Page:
Visit: 7th December 2016
Not far to the west of Lisbon in the forested hills lies what UNESCO describes as the ‘Cultural Landscape of Sintra’. This refers to an area of grand palaces built as summer houses for Portugal’s nobility in the 19th century. My family and I drove to this World Heritage Site from Alcobaça after having been to three monasteries, two historic cities and one volcanic island on a five night tour of southern Portugal. The first site we saw when heading for our hotel was this 11th century Moorish palace.
We had arrived in the early afternoon so, although this site consists of a number of palaces and a Moorish castle, we only had time to visit one – the Pena Palace. This eye-catching edifice perched right on the top of a series of jagged hills takes some getting to, being accessible via a bus that winds its way up hairpins so tight it has to stop and do a three-point turn in order to get round one of them.
The Pena Palace was built by King Ferdinand II as a summer retreat. His architects turned this former monastery into a wild pleasure palace that prefigured Gaudí and Lluís Domènech i Montaner of the Art Nouveau movement (whose buildings in Barcelona have their own places on the UNESCO list). The Palau de la Música Catalana, for example, was completed in 1908, whereas the Pena Palace had been around since 1854.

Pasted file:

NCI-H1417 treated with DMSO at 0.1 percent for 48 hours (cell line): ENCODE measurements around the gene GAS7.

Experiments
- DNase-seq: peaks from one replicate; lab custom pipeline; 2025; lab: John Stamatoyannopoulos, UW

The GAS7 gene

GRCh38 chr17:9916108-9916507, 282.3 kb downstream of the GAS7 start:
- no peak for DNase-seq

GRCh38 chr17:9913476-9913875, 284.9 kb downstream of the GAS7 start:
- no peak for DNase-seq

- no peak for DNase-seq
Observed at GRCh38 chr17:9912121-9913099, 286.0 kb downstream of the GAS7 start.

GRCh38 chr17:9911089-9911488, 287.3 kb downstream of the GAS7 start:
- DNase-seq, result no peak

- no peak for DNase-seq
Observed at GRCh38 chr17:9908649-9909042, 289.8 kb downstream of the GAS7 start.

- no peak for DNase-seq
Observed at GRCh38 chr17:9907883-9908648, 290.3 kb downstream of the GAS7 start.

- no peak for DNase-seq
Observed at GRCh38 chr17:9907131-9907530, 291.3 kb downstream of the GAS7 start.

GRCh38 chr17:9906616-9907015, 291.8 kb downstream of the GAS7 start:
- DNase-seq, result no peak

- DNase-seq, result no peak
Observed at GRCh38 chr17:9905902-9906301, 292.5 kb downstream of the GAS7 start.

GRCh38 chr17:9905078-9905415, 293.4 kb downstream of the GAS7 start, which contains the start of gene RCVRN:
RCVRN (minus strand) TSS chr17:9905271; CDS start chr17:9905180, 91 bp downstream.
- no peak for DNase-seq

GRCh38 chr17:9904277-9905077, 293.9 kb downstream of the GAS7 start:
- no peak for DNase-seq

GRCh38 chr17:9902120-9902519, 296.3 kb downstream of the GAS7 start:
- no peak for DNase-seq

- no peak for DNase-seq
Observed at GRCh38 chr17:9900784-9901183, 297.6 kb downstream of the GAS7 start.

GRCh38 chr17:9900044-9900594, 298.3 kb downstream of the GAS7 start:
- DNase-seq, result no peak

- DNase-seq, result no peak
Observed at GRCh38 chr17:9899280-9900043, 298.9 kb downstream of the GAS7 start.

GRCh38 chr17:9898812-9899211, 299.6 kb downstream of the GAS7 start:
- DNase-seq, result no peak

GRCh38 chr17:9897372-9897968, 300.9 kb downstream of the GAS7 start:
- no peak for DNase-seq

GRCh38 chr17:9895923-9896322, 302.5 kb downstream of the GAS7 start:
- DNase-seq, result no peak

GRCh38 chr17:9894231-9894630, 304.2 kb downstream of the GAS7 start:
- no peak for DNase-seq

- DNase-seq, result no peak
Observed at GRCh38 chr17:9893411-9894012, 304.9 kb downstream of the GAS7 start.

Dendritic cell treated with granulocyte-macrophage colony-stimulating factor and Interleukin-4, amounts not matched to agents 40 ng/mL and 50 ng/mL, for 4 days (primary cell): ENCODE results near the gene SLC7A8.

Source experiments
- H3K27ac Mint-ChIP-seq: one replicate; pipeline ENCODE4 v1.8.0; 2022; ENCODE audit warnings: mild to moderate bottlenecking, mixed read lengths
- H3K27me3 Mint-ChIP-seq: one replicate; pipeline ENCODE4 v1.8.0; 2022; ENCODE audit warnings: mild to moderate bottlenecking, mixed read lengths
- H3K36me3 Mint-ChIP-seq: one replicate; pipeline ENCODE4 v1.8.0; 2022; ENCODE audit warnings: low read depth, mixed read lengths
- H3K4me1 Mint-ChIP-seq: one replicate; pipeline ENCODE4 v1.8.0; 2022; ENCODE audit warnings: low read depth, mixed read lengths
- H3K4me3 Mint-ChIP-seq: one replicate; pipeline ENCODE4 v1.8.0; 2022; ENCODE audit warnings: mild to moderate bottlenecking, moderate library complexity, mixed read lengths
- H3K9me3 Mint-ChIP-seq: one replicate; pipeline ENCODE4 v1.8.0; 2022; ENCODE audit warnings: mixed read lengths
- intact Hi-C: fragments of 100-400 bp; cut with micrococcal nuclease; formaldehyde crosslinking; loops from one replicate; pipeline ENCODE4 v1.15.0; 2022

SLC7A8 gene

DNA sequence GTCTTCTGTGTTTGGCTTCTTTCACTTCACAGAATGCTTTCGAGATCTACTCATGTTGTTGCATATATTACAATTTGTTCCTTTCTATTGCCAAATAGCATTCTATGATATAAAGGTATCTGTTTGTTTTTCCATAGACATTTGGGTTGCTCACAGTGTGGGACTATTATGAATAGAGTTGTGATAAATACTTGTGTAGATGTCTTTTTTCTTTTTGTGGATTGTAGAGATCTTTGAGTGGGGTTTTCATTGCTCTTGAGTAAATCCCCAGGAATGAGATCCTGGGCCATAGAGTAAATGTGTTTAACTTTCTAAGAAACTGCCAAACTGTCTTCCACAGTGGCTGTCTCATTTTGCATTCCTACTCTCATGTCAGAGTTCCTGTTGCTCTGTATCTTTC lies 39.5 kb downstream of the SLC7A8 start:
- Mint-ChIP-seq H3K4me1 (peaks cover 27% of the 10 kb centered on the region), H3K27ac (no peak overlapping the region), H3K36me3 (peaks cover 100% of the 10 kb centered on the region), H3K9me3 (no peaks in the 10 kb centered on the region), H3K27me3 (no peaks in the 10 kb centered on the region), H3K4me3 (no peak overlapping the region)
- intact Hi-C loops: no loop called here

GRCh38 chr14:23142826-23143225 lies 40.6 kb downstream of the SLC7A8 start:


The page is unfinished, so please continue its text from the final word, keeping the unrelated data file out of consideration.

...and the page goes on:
It is described as being of the Romanticist style, and features as one of Portugal’s ‘Seven Wonders’ (apart from Óbidos Castle, the others are all World Heritage Sites and places I’ve visited: Guimarães castle, Batalha, Alcobaça and Jerónimos monasteries and the Tower of Belem in Lisbon). It is certainly eclectic and exotic. They say that Disneyland was inspired by the Pena Palace.
Sintra is popular with tourists as it is easily done as a day trip from Lisbon (or at least, it is easy to see parts of it in a day) – and it is priced accordingly. We lost the crowds, however, as we walked down from the Pena Palace through its charmingly landscaped grounds where even the waterfowl live in castles and where we experienced what can only be described as a ‘black swan event’.